All data passed between banks and users were routed directly to criminal hackers, who then monitored passwords submitted in login forms to steal money or make unapproved purchases. Another form of MITM attack includes creating fake websites or emails accounts designed specifically to steal login credentials; frequent disconnections from services or having to sign in repeatedly can also indicate an MITM attack, as cyber criminals seek to obtain as much data from both communicating parties as possible – making StrongDM Dynamic Access Management platform’s cybersecurity controls specific for these attacks such an indication.

5. Golden Ticket Attack

An successful Golden Ticket attack provides attackers with complete access to any compromised network, creating havoc within IT departments and costing millions in repairs.

This type of attack exploits our natural tendency to trust emails from familiar sources and reuse passwords across multiple accounts, providing attackers with a direct route into company networks. Once inside, attackers can bypass security layers, establish persistence, and move laterally into networks stealing data or controlling systems.

Hackers use password spraying as an attempt to remain undetected, guessing multiple weak passwords simultaneously and creating the illusion of failed login attempts without raising suspicions.

Organizations need a multilayered defense against this form of attack in place, including advanced threat detection and real-time identity threat prevention – for instance CrowdStrike Falcon Identity Threat Protection provides hyper accurate threat detection while simultaneously blocking identity-based attacks using AI, behavioral analytics and flexible policy engines that enforce risk-based conditional access policies.

6. Kerberoasting

Attackers use stolen identities to gain unauthorised access to systems, networks and cloud services. Such attacks can be especially devastating for organizations which rely on Kerberos authentication protocol for secure authentication purposes.

Kerberoasting involves attacking service accounts created by IT teams for various IT projects. Since these privileged accounts often aren’t protected or monitored, attackers can gain entry quickly through this technique.

The attack works by stealing password hashes from privileged accounts and brute-forcing them against servers that authenticate users, leaving few traces in the environment while being difficult for security teams to detect and respond to due to not requiring users to actually utilize services themselves.

Organizations should prepare themselves for identity-based attacks in highly sensitive industries like financial services or telecom. Such attacks can have devastating repercussions for privacy of both individuals and companies alike, disrupt business operations and damage brand image. To safeguard against such threats, security teams should regularly review identity data usage to detect any anomalous user activity and take immediate steps against it.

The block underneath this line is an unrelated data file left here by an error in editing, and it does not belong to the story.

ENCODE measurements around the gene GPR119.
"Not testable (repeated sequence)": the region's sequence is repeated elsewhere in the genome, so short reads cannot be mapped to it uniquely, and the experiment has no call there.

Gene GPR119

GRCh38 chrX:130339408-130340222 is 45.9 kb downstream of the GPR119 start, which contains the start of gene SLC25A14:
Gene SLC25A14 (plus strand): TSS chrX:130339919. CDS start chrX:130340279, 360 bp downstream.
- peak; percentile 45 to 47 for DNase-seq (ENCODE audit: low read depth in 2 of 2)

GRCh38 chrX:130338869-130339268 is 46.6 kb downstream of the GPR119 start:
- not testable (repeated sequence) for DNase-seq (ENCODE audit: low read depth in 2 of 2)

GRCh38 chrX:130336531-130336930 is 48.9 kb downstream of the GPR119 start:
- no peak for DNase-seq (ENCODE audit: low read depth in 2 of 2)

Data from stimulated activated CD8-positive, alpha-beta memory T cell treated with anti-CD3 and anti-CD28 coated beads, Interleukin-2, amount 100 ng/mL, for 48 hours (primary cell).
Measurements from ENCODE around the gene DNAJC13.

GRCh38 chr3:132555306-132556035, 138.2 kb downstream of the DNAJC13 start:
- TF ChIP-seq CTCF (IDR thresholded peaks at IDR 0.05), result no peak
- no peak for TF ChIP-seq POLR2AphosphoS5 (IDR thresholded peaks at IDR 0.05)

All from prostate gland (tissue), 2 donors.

7. Pass-the-Hash Attack

As businesses move towards remote working and digital systems, cybercriminals have taken to targeting employees and organizations to exploit personal information for personal gain. This is particularly prevalent within industries responsible for critical infrastructure like energy, telecom, healthcare and transportation where any exploitation of personal data can have serious repercussions.

Pass-the-Hash Attacks involve threat actors stealing a user’s password hash rather than their actual password by manipulating New Technology LAN Manager (NTLM), then using that hash to authenticate themselves as system administrators in an authenticated session masquerading as their login details.

Once an attacker gains access to your network, they can utilize hash harvesting techniques to gain entry to other devices and accounts in it – eventually using those stolen hashes to gain privileged accounts with access to more sensitive information.

Pass-the-Hash attacks are among the most prevalent threats facing Windows systems, and can be combatted through security tools that monitor login activity to identify irregular behavior and implement strong password requirements during account creation processes.

8. Silver Ticket Attack

Identity-based cyberattacks are among the most dangerous cyberthreats. Not only can they lead to financial losses, data breaches and regulatory penalties — they can also damage a company’s reputation and reduce customer confidence.

Threat actors utilize stolen credentials to move laterally throughout an organization’s infrastructure, increasing privileges and accessing critical resources. Their attacks often exploit vulnerabilities within its identity ecosystem such as misconfigurations, unapproved user or service account accesses, password spraying and Kerberoasting attacks.

Multi-factor authentication (MFA) can provide a strong defense against silver ticket attacks. MFA requires attackers to go through several verification methods – email address, phone number or device verifications – before they gain entry to your system. This ensures that an attacker obtaining your username and password doesn’t give them instant unauthorized access; cybersecurity experts often recommend MFA be the default setting on all accounts because phishing, malware or brute force attacks don’t make progress without MFA being in place first.

How Can You Prevent Identity-Based Attacks?

Due to companies’ increasing reliance on remote work, attackers now have access to unprecedented identities data. They take advantage of security gaps within systems used for identity management such as application credentials or cached passwords on endpoints to gain entry.

Step one of preventing identity-based attacks is securing passwords. Password spray is an attack where cybercriminals combine stolen login credentials from one system with several usernames on other systems in order to bypass blocked accounts after multiple failed login attempts, using stolen login credentials from one system with stolen usernames from another system and multiple failed attempts on others. A password manager is one effective solution that can protect passwords and help avoid these types of attacks.

Implementing multi-factor authentication can also provide protection from identity-based attacks. With multi-factor authentication, users must go through several verifications of their identity before being allowed access to any accounts; even if hackers gain a valid username and password combination for one account, they cannot log on as intended due to multiple verification processes requiring multiple attempts before successful login attempts can take place – making multi-factor authentication a key defense against credential stuffing attacks or man-in-the-middle attacks, and keeping attackers from taking full control over one account through session token theft or session hijacking attacks.